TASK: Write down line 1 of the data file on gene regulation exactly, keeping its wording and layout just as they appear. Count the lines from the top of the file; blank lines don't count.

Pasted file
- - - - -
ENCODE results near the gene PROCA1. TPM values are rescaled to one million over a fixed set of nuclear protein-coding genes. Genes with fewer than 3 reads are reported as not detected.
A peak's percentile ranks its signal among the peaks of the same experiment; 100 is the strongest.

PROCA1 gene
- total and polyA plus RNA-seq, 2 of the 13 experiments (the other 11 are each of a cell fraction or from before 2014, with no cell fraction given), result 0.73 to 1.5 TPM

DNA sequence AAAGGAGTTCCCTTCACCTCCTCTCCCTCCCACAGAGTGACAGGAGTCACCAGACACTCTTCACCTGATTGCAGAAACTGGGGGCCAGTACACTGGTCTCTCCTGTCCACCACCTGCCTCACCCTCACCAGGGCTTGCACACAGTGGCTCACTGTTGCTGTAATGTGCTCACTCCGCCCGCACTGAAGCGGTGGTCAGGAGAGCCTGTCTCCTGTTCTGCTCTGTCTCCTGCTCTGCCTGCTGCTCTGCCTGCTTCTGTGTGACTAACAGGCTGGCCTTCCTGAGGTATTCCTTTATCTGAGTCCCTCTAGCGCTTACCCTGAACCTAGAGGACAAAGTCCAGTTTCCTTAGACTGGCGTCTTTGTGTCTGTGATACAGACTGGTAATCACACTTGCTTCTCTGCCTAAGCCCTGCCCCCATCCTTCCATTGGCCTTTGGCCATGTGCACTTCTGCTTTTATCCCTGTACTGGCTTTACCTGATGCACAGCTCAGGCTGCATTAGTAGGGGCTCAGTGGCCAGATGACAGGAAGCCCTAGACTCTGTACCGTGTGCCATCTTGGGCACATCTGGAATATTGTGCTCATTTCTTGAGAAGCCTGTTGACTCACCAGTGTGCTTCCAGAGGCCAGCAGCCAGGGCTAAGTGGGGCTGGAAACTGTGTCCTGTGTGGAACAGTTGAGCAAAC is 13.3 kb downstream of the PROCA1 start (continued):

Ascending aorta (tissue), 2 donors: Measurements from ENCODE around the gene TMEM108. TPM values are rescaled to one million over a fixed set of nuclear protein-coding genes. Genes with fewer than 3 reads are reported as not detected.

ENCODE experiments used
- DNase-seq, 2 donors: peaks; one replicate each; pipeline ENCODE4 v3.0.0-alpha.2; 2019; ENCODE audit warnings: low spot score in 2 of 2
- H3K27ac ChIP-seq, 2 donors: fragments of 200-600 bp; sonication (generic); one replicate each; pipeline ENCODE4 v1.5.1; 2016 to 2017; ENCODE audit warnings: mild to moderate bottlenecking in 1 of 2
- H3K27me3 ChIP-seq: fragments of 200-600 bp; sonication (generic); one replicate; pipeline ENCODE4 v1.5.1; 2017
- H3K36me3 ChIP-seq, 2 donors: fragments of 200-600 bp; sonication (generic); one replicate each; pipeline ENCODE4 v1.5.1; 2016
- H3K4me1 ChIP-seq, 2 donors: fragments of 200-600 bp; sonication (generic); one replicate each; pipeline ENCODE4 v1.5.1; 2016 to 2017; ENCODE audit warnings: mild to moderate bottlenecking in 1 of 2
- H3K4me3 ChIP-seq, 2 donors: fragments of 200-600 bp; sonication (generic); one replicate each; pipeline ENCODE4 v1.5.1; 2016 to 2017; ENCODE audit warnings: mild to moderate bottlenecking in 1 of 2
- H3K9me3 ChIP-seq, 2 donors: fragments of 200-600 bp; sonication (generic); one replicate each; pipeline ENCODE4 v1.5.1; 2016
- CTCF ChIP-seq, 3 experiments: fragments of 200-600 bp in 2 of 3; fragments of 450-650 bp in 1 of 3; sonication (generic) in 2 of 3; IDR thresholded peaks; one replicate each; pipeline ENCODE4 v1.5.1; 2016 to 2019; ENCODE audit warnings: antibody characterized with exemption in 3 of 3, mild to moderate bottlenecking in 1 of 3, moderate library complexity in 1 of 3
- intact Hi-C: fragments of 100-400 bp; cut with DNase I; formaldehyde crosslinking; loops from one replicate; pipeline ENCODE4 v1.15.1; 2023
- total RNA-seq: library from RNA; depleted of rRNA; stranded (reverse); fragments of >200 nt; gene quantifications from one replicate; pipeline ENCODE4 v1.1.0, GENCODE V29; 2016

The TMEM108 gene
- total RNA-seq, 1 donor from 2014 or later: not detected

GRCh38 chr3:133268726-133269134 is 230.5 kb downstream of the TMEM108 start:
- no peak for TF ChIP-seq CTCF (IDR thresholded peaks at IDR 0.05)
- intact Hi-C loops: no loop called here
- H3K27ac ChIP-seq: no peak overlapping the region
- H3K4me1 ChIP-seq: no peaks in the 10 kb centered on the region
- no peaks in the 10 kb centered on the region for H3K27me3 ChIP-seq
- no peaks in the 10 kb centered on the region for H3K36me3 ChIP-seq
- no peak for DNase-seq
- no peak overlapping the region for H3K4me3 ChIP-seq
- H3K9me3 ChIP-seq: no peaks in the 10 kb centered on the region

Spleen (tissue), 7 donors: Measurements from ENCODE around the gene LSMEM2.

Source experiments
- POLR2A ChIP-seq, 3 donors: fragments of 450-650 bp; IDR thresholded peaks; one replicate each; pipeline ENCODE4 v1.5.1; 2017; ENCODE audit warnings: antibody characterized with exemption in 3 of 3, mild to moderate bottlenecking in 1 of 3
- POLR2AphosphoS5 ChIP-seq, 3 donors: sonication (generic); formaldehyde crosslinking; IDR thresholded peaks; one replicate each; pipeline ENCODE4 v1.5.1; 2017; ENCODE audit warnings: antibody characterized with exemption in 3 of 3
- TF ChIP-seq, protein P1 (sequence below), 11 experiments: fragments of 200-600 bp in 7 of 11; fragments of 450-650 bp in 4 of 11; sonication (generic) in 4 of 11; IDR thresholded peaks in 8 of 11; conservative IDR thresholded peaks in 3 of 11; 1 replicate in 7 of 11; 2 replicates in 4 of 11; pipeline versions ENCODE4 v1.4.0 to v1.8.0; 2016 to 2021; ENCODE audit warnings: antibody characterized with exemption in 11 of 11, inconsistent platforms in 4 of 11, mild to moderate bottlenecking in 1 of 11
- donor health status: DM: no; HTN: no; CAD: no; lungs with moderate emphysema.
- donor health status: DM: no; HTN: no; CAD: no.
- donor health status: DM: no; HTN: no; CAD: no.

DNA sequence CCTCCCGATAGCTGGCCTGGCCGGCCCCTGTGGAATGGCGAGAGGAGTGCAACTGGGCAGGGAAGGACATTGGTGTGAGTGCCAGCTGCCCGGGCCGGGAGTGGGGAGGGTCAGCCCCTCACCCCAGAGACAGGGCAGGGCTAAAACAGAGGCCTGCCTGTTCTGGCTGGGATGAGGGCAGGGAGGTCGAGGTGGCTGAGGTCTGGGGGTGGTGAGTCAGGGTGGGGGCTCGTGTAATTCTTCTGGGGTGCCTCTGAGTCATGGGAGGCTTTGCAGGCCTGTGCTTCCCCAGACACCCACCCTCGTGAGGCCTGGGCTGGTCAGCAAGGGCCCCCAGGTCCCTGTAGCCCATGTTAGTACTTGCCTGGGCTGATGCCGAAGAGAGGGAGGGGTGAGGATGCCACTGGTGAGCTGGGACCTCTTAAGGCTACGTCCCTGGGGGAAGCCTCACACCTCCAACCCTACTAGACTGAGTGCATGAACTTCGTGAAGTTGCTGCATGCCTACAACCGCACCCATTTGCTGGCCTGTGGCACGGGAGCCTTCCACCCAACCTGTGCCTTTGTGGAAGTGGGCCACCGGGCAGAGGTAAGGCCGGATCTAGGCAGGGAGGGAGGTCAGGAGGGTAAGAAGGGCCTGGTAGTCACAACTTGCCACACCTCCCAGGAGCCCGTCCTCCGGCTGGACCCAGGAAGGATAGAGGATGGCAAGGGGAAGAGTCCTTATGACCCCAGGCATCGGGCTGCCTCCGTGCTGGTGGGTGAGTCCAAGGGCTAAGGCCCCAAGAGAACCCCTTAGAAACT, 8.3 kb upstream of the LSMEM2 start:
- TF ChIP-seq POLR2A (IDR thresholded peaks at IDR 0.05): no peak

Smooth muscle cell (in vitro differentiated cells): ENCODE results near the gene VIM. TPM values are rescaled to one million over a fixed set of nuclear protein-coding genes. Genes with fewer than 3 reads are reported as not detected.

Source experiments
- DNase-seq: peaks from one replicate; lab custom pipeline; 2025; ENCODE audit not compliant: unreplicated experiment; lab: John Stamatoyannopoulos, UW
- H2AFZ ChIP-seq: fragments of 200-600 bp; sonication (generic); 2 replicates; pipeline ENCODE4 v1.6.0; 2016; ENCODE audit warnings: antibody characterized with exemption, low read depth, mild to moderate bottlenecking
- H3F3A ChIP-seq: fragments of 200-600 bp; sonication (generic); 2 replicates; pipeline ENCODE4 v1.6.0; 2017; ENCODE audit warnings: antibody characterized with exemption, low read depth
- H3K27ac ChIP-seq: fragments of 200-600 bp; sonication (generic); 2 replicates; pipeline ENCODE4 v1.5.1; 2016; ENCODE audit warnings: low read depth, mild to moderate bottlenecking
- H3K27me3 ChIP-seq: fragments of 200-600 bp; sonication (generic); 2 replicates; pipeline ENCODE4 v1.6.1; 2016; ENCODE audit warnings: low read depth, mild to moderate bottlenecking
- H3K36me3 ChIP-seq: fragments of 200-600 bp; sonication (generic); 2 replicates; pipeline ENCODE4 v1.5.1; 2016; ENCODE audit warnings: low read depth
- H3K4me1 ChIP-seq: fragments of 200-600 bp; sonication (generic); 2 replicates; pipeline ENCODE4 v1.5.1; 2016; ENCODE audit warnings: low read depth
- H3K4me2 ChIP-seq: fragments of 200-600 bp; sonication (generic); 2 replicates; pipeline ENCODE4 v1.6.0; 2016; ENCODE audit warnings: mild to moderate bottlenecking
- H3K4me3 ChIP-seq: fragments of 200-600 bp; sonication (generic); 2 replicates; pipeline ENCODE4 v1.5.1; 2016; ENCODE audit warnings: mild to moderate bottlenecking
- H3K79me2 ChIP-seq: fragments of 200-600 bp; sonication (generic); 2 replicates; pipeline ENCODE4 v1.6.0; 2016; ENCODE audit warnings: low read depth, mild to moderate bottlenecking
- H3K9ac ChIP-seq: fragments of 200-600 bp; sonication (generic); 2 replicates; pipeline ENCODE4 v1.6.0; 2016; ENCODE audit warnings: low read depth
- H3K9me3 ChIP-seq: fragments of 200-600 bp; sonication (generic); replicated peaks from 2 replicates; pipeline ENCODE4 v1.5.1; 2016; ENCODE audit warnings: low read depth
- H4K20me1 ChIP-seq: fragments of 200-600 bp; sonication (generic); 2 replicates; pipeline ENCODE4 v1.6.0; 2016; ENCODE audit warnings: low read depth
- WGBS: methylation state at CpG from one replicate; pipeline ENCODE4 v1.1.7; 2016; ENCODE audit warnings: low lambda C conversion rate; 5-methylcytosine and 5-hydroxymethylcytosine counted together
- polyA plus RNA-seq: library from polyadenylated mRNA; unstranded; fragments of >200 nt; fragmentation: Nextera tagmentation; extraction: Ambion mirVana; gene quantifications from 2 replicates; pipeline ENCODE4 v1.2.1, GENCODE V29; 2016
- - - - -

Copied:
ENCODE results near the gene PROCA1. TPM values are rescaled to one million over a fixed set of nuclear protein-coding genes. Genes with fewer than 3 reads are reported as not detected.